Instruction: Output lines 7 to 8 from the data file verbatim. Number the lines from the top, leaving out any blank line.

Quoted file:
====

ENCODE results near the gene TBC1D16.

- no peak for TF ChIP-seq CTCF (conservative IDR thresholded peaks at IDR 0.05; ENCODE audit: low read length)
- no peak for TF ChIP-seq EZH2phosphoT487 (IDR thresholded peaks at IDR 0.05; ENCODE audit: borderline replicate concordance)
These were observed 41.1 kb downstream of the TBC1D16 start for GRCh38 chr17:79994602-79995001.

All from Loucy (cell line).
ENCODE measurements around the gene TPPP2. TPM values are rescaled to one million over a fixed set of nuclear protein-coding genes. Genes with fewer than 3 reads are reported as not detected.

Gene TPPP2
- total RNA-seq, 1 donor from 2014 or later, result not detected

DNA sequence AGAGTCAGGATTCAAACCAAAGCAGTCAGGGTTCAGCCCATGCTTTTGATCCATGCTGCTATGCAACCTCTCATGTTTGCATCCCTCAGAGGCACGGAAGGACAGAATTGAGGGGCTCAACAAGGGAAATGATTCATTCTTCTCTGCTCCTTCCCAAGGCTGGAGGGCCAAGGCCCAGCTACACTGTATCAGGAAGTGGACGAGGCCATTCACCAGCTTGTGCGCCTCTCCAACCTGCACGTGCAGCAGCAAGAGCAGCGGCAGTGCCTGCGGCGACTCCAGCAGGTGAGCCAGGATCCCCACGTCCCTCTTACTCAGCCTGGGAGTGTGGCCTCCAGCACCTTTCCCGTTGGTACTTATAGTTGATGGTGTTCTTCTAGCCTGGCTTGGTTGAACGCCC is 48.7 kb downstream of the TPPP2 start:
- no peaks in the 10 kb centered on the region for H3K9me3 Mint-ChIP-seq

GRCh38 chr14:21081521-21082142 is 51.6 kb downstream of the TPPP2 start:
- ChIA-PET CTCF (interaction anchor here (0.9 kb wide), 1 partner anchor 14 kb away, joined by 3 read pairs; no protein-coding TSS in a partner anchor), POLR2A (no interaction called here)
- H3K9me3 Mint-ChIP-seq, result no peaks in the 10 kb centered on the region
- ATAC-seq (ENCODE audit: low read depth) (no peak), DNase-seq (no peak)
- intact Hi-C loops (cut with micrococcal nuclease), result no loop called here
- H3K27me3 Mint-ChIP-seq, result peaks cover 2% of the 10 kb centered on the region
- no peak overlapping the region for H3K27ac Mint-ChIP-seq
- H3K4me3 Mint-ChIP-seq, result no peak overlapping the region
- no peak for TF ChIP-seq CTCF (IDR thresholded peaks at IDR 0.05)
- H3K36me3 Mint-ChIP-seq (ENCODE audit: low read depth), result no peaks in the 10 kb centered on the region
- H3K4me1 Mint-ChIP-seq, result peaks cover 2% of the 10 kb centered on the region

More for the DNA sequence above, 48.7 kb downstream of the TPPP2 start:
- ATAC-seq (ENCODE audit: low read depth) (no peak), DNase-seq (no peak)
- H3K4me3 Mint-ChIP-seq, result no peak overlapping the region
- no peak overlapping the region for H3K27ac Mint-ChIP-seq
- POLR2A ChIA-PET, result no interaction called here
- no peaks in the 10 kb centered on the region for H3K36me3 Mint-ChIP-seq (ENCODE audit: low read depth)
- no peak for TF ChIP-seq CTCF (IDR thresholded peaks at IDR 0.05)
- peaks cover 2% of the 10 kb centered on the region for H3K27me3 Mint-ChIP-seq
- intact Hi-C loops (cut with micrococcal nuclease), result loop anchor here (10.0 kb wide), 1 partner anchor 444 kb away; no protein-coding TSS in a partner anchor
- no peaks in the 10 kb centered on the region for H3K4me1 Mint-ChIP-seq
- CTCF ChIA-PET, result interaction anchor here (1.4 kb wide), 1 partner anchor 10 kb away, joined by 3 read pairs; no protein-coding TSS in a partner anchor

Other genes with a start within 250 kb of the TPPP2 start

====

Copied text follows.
Gene TPPP2
- total RNA-seq, 1 donor from 2014 or later, result not detected